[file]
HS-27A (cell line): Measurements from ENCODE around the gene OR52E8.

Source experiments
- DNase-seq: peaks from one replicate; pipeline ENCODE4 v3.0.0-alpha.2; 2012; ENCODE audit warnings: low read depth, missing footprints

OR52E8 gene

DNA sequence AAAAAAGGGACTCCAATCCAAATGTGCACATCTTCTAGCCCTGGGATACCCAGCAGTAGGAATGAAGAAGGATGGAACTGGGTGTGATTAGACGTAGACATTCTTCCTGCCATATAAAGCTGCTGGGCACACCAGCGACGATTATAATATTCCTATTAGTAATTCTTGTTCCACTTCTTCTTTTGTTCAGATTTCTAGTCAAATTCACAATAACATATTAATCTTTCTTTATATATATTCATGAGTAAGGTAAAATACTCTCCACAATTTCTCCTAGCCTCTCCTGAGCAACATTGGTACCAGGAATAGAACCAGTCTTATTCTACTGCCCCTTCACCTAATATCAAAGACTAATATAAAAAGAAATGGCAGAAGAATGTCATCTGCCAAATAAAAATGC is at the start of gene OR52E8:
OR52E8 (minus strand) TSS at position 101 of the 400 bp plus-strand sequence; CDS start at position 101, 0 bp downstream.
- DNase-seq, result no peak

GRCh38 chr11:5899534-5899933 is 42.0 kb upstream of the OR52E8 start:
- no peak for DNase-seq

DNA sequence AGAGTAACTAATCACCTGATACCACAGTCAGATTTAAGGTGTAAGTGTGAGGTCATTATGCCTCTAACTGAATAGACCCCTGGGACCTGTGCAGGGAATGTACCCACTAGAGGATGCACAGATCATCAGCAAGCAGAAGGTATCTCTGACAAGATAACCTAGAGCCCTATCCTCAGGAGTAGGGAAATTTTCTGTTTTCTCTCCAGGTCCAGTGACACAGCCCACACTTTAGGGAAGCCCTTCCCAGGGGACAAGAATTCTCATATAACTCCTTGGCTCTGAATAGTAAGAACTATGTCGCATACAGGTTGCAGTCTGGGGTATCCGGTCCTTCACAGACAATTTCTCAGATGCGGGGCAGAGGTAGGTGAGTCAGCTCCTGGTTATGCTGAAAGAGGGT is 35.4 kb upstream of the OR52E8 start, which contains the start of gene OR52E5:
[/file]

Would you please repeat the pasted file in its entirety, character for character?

HS-27A (cell line): Measurements from ENCODE around the gene OR52E8.

Source experiments
- DNase-seq: peaks from one replicate; pipeline ENCODE4 v3.0.0-alpha.2; 2012; ENCODE audit warnings: low read depth, missing footprints

OR52E8 gene

DNA sequence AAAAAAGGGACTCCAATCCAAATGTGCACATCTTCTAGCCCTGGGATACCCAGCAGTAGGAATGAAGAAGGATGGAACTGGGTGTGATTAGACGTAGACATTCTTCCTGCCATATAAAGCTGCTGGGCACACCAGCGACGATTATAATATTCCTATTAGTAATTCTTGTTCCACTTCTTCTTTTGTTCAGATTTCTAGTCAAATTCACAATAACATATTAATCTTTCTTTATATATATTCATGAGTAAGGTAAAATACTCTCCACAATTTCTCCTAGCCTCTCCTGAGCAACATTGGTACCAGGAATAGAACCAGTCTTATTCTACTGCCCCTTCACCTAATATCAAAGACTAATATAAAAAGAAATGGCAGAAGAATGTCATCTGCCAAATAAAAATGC is at the start of gene OR52E8:
OR52E8 (minus strand) TSS at position 101 of the 400 bp plus-strand sequence; CDS start at position 101, 0 bp downstream.
- DNase-seq, result no peak

GRCh38 chr11:5899534-5899933 is 42.0 kb upstream of the OR52E8 start:
- no peak for DNase-seq

DNA sequence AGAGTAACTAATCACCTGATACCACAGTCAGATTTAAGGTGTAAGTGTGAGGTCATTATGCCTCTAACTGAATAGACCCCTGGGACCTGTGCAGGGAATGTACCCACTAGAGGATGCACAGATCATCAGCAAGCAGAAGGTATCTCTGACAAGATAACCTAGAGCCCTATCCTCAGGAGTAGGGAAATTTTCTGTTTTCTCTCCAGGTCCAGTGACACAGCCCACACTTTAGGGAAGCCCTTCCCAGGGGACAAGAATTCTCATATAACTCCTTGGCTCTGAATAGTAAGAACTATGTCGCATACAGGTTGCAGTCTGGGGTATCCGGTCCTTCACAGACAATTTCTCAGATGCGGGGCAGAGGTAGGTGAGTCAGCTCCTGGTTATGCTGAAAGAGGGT is 35.4 kb upstream of the OR52E8 start, which contains the start of gene OR52E5: